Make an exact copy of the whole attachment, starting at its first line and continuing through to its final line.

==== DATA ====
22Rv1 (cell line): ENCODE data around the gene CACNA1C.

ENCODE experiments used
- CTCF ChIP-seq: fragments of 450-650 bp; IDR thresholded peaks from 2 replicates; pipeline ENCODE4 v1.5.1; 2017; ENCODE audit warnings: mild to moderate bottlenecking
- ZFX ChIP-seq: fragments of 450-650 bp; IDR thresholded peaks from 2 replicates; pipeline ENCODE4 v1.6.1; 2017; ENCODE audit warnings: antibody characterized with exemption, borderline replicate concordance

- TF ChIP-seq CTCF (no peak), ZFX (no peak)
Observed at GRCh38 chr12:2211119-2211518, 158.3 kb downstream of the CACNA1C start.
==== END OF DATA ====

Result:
22Rv1 (cell line): ENCODE data around the gene CACNA1C.

ENCODE experiments used
- CTCF ChIP-seq: fragments of 450-650 bp; IDR thresholded peaks from 2 replicates; pipeline ENCODE4 v1.5.1; 2017; ENCODE audit warnings: mild to moderate bottlenecking
- ZFX ChIP-seq: fragments of 450-650 bp; IDR thresholded peaks from 2 replicates; pipeline ENCODE4 v1.6.1; 2017; ENCODE audit warnings: antibody characterized with exemption, borderline replicate concordance

- TF ChIP-seq CTCF (no peak), ZFX (no peak)
Observed at GRCh38 chr12:2211119-2211518, 158.3 kb downstream of the CACNA1C start.